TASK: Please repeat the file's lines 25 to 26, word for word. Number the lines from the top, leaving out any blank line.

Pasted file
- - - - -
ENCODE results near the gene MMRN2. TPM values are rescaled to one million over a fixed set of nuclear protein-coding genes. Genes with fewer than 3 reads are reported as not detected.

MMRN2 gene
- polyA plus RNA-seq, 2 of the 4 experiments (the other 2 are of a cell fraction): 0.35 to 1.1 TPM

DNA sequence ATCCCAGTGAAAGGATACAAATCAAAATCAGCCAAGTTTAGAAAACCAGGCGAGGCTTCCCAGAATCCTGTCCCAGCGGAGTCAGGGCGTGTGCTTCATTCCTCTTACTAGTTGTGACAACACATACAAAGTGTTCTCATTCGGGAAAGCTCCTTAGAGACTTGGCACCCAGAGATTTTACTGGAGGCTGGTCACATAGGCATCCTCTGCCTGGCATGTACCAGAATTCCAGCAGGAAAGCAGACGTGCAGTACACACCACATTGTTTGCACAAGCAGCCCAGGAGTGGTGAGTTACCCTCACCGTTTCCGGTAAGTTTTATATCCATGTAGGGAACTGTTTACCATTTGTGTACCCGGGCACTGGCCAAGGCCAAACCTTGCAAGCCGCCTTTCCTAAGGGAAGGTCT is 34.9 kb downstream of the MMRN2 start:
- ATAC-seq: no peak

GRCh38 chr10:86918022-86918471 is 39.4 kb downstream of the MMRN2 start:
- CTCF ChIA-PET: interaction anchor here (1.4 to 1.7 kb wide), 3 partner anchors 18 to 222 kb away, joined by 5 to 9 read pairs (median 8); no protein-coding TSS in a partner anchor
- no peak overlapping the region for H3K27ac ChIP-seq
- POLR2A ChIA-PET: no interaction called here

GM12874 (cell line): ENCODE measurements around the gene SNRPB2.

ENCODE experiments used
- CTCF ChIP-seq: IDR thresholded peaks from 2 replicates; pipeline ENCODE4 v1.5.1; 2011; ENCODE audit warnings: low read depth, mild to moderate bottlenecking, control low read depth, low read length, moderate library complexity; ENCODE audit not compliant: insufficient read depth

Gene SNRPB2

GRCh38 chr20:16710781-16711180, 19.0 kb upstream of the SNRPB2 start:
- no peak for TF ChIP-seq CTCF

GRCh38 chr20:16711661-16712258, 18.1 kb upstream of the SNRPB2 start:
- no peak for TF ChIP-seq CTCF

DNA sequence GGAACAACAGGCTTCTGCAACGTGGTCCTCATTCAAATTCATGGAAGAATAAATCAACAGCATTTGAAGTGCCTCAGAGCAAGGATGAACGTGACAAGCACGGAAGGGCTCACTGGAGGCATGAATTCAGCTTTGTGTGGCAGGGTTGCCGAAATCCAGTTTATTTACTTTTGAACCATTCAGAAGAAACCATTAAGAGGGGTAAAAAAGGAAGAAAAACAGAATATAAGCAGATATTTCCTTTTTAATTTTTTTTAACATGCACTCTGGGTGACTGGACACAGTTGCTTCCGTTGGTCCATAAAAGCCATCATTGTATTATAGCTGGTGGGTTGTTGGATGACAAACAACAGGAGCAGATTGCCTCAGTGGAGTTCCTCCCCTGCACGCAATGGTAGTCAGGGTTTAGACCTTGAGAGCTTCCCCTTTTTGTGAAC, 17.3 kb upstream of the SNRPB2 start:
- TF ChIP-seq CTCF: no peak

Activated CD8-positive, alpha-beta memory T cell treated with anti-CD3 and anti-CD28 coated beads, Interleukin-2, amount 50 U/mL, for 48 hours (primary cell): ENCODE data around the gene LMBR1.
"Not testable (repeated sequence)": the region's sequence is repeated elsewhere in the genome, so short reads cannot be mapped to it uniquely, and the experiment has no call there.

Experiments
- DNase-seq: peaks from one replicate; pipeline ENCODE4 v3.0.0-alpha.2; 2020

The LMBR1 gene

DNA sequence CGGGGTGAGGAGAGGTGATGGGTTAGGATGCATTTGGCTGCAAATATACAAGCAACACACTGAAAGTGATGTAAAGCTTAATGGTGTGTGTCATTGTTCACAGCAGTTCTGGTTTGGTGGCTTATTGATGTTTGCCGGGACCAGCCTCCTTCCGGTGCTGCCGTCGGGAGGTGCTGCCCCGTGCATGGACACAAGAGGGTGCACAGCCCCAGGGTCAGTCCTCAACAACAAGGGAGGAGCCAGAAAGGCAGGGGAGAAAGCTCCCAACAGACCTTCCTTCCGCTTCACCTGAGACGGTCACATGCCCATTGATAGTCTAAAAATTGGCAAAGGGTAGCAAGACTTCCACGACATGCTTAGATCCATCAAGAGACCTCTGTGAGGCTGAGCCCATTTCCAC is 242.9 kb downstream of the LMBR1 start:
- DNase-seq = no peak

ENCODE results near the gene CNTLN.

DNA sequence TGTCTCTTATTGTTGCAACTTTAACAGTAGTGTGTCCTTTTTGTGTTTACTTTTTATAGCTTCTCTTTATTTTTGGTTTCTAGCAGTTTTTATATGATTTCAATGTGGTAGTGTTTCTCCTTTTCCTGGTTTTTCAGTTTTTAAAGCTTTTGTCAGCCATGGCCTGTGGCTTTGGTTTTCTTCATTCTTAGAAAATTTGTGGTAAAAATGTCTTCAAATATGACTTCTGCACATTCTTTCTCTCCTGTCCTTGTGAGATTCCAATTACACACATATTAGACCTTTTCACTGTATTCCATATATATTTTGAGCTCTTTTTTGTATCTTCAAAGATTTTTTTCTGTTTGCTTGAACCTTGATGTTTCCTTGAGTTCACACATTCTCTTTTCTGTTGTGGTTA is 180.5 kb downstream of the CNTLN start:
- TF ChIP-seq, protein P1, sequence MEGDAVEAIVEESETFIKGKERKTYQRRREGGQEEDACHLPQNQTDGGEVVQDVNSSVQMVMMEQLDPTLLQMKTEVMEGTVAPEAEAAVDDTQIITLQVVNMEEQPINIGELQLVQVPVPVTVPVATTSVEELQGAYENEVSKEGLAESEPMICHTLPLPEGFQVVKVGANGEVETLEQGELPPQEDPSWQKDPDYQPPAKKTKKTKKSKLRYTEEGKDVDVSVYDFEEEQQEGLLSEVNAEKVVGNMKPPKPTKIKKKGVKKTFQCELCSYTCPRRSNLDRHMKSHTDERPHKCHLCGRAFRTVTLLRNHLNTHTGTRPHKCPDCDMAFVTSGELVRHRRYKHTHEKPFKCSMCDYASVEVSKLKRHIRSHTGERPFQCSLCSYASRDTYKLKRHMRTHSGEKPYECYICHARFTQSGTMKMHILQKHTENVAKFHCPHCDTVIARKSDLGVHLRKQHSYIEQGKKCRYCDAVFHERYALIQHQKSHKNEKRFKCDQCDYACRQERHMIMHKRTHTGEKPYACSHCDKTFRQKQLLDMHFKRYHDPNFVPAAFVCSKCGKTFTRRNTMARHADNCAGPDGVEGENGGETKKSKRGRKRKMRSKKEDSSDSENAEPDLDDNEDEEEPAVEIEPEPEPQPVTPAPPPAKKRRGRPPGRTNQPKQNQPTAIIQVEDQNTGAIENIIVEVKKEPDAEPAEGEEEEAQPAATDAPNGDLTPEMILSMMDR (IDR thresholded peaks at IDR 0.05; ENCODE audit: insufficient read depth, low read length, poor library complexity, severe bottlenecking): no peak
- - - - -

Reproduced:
DNA sequence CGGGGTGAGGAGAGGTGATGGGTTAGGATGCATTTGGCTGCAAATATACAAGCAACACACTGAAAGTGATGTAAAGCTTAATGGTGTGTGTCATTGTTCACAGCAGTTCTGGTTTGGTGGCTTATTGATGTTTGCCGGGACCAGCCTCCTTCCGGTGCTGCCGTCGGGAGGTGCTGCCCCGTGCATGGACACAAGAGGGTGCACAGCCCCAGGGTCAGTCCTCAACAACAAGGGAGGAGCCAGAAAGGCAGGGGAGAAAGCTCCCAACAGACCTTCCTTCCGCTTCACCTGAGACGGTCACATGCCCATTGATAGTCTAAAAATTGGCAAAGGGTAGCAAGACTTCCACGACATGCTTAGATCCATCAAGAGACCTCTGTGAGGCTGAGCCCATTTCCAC is 242.9 kb downstream of the LMBR1 start:
- DNase-seq = no peak